Best Practices for Flexible Work Arrangements

Flexible Work Arrangements (FWA) have a high potential for enhancing employee performance. FWAs have been shown to decrease employee stress and increase employee engagement and productivity. Although not every position can take advantage of these arrangements, flexibility can be customized to work for the individual, the manager, and the department in many ways. The following FWAs are available at UC Santa Barbara: flex schedule (compressed workweek or flextime) and flex location (telecommuting or working remotely full time).

 

Best Practices for Employees

Flexible work arrangements require preparation and commitment. For many people, even a small amount of flexibility can make a tremendous difference in successfully balancing responsibilities at work and at home. UC policy states that an employee may request an alternative work schedule in accordance with local procedures. 

 

Best Practices for Managers

Promote a productive and collaborative virtual workplace. Managers have a responsibility to achieve their unit’s goals and to provide the guidance, support, training, and organization for their staff to ensure success. If you provide the right tools and guidance, as well as consequences if someone isn't meeting expectations, then everyone can succeed.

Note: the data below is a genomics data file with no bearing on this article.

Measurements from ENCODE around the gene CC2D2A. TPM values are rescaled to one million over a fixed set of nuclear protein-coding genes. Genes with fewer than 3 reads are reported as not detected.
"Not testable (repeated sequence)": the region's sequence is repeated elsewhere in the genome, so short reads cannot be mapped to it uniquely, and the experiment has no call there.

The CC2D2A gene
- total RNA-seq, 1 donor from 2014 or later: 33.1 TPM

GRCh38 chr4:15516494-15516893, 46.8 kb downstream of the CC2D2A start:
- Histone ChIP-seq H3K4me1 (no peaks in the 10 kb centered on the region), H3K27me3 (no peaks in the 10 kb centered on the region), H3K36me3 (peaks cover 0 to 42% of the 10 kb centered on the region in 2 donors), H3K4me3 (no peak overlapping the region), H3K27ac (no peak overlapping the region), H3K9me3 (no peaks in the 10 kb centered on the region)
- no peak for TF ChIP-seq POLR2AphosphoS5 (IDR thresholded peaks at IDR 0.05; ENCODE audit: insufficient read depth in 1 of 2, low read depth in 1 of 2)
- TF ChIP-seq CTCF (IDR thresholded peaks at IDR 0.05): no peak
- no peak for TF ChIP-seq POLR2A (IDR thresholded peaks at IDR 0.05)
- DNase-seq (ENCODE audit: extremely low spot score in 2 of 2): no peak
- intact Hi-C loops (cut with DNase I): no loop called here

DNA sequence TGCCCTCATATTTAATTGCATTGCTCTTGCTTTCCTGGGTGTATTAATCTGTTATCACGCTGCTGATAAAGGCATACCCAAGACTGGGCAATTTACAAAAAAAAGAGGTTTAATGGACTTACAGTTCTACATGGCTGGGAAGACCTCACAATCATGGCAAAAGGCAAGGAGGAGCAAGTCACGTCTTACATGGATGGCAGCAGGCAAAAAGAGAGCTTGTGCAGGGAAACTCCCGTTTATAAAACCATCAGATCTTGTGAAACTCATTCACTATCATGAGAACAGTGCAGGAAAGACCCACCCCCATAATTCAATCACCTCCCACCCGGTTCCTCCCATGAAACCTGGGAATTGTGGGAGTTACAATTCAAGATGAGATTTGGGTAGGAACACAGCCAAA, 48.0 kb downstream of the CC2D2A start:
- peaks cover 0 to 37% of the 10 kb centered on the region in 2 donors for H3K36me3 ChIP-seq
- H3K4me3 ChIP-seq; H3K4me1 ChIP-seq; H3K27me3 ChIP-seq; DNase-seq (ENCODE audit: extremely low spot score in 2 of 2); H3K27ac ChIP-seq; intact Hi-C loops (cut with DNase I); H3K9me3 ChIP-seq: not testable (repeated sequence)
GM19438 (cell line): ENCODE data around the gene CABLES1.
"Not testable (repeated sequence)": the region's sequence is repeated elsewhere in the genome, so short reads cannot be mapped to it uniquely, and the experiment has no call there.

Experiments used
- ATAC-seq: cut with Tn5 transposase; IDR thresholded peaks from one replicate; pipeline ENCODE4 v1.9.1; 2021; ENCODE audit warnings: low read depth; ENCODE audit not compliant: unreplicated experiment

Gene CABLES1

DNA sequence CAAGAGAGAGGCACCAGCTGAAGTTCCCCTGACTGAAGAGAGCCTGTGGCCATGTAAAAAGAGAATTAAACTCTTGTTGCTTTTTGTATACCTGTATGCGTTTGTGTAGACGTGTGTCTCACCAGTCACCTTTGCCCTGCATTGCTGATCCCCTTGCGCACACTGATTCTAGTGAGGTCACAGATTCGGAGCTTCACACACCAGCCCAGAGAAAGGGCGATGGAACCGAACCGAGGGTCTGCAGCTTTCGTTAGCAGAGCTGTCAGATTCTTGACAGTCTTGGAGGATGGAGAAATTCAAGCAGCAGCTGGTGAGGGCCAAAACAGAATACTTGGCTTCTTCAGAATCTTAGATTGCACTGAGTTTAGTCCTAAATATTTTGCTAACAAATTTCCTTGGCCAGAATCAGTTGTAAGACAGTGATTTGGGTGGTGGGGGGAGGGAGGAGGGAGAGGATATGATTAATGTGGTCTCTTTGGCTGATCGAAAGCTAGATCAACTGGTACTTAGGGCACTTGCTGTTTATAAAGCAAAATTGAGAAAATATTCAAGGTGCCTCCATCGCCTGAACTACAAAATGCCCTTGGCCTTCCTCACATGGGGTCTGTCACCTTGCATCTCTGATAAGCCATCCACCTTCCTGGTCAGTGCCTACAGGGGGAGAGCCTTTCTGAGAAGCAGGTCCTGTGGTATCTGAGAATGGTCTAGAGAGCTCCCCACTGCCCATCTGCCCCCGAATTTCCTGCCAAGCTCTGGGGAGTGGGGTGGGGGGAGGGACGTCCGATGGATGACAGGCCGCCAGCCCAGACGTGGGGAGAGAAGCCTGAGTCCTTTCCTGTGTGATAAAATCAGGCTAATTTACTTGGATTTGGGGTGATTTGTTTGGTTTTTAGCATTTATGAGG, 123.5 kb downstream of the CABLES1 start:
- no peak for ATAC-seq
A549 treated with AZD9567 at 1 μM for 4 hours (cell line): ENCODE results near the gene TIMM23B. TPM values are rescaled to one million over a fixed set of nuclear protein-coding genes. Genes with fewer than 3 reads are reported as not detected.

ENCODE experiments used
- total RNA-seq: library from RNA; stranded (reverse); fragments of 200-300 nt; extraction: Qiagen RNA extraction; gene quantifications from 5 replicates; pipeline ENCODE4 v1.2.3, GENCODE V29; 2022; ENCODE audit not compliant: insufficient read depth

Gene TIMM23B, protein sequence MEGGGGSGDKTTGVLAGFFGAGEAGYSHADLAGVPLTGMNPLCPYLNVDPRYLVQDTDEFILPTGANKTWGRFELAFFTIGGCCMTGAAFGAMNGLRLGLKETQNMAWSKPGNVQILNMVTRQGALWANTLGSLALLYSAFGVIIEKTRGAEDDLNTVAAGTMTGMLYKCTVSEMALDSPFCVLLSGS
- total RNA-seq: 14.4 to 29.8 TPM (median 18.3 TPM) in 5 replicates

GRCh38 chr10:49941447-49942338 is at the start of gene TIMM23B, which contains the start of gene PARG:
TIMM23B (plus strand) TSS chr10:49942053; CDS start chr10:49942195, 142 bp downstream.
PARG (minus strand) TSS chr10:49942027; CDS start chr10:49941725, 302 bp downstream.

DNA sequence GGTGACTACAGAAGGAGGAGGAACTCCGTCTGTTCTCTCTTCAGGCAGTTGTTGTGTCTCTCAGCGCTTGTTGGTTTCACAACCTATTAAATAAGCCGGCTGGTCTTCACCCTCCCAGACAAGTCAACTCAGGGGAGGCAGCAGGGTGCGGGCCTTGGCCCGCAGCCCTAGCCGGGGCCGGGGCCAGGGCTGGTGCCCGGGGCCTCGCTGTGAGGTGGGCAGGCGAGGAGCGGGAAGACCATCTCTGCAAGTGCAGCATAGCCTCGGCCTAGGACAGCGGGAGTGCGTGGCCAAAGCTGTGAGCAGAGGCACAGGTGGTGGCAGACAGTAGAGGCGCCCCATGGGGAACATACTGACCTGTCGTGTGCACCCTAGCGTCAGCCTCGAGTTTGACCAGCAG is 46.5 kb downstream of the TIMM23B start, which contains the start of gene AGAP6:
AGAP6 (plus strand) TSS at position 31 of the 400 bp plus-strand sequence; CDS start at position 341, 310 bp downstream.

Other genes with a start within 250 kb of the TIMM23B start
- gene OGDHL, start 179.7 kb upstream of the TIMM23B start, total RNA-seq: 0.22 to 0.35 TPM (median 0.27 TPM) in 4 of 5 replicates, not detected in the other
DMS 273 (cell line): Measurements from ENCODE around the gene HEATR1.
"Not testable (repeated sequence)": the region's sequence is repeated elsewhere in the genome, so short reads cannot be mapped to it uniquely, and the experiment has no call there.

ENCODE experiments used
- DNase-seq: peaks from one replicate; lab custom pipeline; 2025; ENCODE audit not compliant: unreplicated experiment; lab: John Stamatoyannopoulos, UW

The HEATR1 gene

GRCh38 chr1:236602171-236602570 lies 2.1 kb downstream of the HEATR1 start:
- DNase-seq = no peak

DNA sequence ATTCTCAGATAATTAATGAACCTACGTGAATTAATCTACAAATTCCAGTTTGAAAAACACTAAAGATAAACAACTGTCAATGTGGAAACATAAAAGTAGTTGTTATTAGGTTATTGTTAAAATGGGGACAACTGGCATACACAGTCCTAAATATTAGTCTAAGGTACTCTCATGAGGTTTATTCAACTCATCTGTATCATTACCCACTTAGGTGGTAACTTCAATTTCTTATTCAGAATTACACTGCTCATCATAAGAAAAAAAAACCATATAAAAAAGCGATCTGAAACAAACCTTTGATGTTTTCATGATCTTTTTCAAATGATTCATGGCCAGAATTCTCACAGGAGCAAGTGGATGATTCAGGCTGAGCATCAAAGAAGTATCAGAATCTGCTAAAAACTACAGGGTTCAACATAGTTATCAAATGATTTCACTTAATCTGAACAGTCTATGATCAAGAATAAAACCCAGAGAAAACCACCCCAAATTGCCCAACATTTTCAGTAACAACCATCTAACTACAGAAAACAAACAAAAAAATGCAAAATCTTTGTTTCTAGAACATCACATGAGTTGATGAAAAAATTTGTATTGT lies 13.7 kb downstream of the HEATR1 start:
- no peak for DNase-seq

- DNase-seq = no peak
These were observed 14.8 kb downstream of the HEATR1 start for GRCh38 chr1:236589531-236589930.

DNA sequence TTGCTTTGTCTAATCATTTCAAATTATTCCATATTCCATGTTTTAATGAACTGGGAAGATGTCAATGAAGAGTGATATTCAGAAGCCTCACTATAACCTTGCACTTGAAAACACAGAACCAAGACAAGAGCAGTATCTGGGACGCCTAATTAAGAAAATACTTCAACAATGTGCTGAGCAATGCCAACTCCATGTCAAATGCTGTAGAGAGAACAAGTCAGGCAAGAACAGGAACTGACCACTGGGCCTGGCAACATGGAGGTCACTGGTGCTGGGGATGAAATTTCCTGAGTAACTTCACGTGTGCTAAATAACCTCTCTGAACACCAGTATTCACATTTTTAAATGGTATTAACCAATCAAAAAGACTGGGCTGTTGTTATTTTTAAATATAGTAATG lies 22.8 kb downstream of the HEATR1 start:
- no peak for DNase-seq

Best Practices for Departments

Flexible work arrangements are possibilities, not guarantees. Foundational activities should occur prior to discussing FWAs with individual employees, including determining which positions are eligible for remote work. 

Remote Work Etiquette

For remote work to be effective, employees and managers need to establish and agree on etiquette around scheduling, Zoom and conference calls, and other workplace communication. Remote workers must help manage the group's expectations and their own communication in order to avoid any negative impact on the morale or productivity of non-remote workers.

 

Emergency Planning

The use of remote work will enable departments to continue functioning through hazardous weather, pandemic, physical attacks, or any other event that would result in the closure of campus or campus buildings. 

Remote Work FAQs

Remote work (also known as telecommuting) arrangements are not new, but because they may be unfamiliar to some employees and supervisors, we’ve assembled these Frequently Asked Questions (FAQs) to help navigate potential remote working scenarios.

Virtual Tools

UCSB clipboard icon checklist remote work

UCSB Checklist: Are You Ready to Work Remotely?

This checklist helps ensure that you and your staff and coworkers are ready to work remotely, addressing: 

  • space needs,
  • equipment, network, and collaboration tools setup,
  • cyber and information security,
  • remote desktop access,
  • offsite voicemail retrieval, and
  • supervisor communication.